Later, during the anti-rightist period [Note: Great Leap Forward of 1957 and later] , the movement to sent young educated people to the countryside, and the Cultural Revolution, this kind of populism reached a peak and many intellectuals were “brainwashed”, so there they would experience in the depths of their souls a revolution would break out as they renounced their previous system of thought and cultural values. At the time, China’s workers and peasants were regarded as the people who were the most moral and were the most able members of society. Intellectuals were likened to devils and snakes as the worst kind of political criminals.

From this we can see that after populism appeared amongst Chinese intellectuals, it has been used mostly as a means of political and cultural control.

Today, after there first two stages, we see populism appearing once again among Chinese intellectuals in China today. It most extreme expression is in accusations that China’s intellectual elites have been all deceived by the market and interest groups. Intellectuals who urge liberal economic reforms are particularly distrusted or even hated. People who think that way believe that only they themselves stand with the lower strata in society and represent their needs and interests.

For the past several years in periodicals such as Tianwa and Shanghai Wenxue (Shanghai Literature) intellectuals have been discussing the “lower strata” 底层and “lower strata literature” . In the controversies that break out, one side says that there is a pure, natural and diverse “voiceless lower strata” , they cannot be spoken for by intellectuals, since any intellectual trying to speaking for them is just a distortion and a selfish use of them. The other side seems to be deliberating just how to give the lower strata their own voice and some even seen themselves as the spokespersons for the lower strata. The problem of the lower strata is not simply an “academic problem” of how to describe them in literature or how the intellectuals can represent the lower strata in addressing issues of “virtue”. It is a matter of how intellectuals handle problems in the space between morals and politics.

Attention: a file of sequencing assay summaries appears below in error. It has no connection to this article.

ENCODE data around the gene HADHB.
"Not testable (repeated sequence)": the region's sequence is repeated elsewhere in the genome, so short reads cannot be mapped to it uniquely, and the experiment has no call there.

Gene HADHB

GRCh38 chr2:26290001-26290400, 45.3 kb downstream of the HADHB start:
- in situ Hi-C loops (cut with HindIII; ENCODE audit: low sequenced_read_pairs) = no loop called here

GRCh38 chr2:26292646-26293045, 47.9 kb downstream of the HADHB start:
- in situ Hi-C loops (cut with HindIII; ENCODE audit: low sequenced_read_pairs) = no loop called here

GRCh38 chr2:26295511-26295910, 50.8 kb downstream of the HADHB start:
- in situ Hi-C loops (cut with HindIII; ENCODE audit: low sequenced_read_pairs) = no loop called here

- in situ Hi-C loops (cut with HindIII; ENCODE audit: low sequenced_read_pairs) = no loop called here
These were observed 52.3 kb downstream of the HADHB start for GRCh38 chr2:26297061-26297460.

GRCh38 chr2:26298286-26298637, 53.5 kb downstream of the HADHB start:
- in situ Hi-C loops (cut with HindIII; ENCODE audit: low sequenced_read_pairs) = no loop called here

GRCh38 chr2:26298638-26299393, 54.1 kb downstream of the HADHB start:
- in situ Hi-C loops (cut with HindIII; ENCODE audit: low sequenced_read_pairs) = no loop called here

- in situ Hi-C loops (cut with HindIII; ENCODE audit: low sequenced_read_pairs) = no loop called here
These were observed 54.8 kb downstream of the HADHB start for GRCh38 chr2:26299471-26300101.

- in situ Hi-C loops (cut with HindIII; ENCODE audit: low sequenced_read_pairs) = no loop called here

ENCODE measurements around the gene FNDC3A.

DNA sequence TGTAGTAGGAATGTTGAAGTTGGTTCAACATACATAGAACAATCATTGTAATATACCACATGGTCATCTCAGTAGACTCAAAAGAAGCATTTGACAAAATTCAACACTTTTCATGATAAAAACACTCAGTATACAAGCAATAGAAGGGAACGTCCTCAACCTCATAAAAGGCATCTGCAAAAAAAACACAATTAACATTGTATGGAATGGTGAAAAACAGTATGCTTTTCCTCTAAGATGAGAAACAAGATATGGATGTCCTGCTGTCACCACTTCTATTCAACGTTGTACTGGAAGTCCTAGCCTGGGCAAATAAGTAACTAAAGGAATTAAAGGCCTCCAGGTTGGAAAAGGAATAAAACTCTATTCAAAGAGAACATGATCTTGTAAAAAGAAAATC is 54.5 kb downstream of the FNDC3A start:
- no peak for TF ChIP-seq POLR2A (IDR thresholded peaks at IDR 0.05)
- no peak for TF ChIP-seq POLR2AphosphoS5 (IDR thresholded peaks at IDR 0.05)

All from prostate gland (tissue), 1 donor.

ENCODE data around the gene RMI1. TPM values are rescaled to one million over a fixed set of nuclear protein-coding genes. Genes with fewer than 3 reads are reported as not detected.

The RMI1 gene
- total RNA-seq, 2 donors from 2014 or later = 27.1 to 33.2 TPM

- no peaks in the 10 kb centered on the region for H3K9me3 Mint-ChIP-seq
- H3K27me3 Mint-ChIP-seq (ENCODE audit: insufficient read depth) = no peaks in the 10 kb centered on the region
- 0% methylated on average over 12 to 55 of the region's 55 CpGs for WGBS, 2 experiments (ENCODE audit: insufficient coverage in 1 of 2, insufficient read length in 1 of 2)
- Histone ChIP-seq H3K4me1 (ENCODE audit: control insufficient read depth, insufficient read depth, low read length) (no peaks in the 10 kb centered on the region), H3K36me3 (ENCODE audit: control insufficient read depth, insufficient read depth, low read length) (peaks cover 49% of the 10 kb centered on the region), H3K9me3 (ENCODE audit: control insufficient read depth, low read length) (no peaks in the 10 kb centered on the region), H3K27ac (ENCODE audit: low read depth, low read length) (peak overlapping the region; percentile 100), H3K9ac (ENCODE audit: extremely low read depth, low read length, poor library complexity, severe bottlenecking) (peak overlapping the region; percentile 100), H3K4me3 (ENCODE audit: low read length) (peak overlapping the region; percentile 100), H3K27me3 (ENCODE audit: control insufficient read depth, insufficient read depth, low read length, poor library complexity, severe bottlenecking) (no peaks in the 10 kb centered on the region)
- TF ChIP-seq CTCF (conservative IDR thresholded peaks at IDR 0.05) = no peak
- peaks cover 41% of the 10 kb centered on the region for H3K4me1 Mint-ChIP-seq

Populism is well represented on the internet. The “people” has become a sensitive word that cannot be criticized, because the people are the one repository of moral goodness that has been harmed by the interests pushing reforms. Whenever there is a conflict between the rich and the poor, no matter who is in the right, the students and other people on the web in their vast majority stand on the side of the weaker one. They are very critical of intellectuals who want to look at an issue dispassionately. Writings by economist Mao Yushi “Speaking for the Wealthy, Handling Affairs for the Poor” “ 为富人说话,为穷人办事” and scholar Xu Jilin’s reflection on graduate student education “Why are graduate school entrance examinations just like university entrance examinations?” and the overreaction to the foolish Elegant Club Woman Affair 雅阁女事件 [Note: In mid 2006 a self styled “Elegant club woman” declared that anyone who makes less than RMB 3000 per month is lower strata set off a firestorm of millions of angry responses] are vigorously attacked online. Elite intellectuals are dismissed as mere servants to interest groups and are challenged at all turns about their morals and actions, while the oppressed and insulted are considered the seed bearers for a moral renaissance.